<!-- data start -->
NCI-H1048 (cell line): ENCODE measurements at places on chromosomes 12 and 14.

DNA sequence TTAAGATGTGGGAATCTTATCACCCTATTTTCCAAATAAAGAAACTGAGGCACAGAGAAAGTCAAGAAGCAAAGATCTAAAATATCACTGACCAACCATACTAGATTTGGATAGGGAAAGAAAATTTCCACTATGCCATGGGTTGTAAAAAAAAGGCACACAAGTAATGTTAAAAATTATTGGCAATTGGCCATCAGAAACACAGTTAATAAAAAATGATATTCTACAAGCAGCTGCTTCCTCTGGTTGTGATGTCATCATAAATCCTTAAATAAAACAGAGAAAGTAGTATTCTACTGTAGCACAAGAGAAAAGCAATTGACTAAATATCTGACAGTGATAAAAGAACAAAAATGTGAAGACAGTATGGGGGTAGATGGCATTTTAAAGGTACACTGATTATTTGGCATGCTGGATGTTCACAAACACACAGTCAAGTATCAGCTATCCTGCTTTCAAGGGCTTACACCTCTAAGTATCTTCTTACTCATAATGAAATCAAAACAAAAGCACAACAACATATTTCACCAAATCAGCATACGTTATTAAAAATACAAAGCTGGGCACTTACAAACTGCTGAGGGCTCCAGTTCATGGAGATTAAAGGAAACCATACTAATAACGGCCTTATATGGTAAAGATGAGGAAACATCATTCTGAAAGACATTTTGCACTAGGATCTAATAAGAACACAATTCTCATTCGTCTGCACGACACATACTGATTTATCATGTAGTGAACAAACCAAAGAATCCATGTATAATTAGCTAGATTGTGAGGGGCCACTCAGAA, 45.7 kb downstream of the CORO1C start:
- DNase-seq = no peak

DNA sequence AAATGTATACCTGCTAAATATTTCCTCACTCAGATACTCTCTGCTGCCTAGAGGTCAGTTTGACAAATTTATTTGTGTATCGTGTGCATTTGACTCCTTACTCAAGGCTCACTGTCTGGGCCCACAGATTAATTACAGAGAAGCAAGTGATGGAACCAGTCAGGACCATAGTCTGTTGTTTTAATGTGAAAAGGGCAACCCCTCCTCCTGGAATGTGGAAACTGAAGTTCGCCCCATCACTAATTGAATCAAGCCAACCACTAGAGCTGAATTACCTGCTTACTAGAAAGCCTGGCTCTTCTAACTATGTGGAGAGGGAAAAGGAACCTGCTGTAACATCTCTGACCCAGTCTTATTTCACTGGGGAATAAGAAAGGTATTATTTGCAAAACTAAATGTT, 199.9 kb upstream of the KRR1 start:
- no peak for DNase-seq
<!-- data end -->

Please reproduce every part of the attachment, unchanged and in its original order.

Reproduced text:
NCI-H1048 (cell line): ENCODE measurements at places on chromosomes 12 and 14.

DNA sequence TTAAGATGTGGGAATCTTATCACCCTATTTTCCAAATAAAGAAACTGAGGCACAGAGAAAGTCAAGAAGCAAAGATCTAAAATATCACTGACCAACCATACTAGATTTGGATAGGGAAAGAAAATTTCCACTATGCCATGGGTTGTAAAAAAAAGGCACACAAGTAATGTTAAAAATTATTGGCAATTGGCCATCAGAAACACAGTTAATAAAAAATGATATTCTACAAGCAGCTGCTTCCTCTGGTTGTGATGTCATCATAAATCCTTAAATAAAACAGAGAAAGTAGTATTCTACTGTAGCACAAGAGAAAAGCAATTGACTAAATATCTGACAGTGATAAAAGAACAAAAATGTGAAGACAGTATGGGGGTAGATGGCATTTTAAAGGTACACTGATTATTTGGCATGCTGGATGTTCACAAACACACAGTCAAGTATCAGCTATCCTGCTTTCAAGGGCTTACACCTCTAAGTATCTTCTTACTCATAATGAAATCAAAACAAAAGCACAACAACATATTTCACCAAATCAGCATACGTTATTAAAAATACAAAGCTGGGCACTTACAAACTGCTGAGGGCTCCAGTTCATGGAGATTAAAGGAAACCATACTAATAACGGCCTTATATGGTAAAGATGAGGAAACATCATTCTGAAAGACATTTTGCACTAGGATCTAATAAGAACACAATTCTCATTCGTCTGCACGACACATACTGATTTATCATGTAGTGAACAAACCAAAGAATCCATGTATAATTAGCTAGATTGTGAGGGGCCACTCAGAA, 45.7 kb downstream of the CORO1C start:
- DNase-seq = no peak

DNA sequence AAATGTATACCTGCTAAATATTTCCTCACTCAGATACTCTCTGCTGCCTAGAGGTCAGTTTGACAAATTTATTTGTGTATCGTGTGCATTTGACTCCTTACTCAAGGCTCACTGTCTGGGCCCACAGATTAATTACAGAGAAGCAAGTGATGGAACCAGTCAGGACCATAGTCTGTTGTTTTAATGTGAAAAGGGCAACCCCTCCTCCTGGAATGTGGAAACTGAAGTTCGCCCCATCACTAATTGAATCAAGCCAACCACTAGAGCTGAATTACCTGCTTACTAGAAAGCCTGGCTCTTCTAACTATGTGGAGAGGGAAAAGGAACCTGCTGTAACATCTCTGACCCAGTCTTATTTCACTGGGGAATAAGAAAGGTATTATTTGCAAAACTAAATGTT, 199.9 kb upstream of the KRR1 start:
- no peak for DNase-seq